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Vroom, Carvana face thousands of complaints

INDIANAPOLIS — Dozens of customers are voicing concern after saying they purchased a vehicle online but didn’t get their title, registration or, in some cases, license plates for months. 

CBS4 spoke with several people across Indiana and out of state who said they regret buying from Vroom and Carvana. 

“The company they’re running is atrocious,” Michael Jergens said. 

Jergens said he bought a 2018 Honda Civic from Vroom. When it arrived, he noticed something wasn’t right. He took it to two different body shops and confirmed it had been in a major front and rear-end collision, even though he said it had been sold to him as an accident-free, one-owner vehicle. 

“There are clear signs of very poor repairs,” he said on camera, as he recorded video of the car. 

Kayla Perez told CBS4 she paid for a 2018 Kia Sportage upfront and got it in December. She explained that when she got the vehicle, it was not drivable and had to be towed to a nearby shop. 

“It came damaged,” she emailed.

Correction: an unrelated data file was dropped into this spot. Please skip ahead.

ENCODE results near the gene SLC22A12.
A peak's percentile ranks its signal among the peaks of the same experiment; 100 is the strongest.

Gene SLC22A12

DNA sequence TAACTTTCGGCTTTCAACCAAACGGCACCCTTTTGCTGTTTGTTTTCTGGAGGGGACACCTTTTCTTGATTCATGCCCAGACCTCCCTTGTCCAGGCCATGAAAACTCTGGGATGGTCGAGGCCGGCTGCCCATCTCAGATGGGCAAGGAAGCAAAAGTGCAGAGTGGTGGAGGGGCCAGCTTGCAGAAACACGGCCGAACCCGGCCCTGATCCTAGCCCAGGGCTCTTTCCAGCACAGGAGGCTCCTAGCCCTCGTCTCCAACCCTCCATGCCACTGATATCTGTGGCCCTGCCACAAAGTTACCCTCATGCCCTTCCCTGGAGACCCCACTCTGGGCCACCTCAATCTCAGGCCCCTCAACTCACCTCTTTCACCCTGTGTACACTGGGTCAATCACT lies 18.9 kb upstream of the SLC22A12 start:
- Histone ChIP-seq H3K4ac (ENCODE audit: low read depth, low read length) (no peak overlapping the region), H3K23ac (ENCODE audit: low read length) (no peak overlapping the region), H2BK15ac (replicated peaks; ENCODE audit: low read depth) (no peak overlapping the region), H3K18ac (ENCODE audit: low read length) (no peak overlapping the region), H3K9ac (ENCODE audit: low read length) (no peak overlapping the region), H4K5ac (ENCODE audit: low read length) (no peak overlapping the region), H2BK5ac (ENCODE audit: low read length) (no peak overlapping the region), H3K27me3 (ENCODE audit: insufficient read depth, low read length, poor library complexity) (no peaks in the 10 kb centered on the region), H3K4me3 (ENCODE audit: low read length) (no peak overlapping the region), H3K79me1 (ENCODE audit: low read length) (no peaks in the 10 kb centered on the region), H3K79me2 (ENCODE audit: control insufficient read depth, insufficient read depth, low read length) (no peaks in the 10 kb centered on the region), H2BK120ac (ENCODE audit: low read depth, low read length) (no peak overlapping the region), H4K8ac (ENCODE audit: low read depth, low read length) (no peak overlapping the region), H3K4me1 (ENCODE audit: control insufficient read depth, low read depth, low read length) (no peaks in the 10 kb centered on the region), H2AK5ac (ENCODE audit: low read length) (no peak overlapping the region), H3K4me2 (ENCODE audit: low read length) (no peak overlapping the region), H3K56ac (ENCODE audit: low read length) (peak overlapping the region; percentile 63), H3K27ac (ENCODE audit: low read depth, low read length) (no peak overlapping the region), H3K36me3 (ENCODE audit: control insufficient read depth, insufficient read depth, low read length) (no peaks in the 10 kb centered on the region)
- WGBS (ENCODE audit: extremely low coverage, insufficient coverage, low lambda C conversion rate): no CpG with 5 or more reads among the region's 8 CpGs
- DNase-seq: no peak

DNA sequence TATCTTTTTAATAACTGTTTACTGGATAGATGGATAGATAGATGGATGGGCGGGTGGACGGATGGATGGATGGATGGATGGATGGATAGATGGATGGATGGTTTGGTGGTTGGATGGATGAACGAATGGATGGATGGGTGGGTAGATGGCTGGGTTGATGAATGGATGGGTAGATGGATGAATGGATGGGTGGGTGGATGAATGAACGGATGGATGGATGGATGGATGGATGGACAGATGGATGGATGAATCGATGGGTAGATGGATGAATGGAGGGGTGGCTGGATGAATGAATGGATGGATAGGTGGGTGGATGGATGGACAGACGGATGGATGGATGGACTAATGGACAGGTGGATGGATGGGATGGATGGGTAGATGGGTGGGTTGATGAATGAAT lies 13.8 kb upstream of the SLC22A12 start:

In March 2022, Perez said she still hadn’t received a title for the car. 

“Now, I can’t legally drive it as Geico stopped the insurance due to it not being registered in my name,” she said. 

Over Zoom, Perez spoke about the emotional distress her experience has caused. She said she commutes to work every day and has a one-year-old daughter. Instead of driving, she has had to rely on trains and buses to get to work and to pick up her daughter from daycare. 

Indiana buyers call CBS4 for help 

Megan Edelen of Plainfield purchased her vehicle in June. She said at first, everything was great. The car was delivered within two weeks, and it looked flawless.  

“Everything was in good shape and seemed to be in good working order,” she described.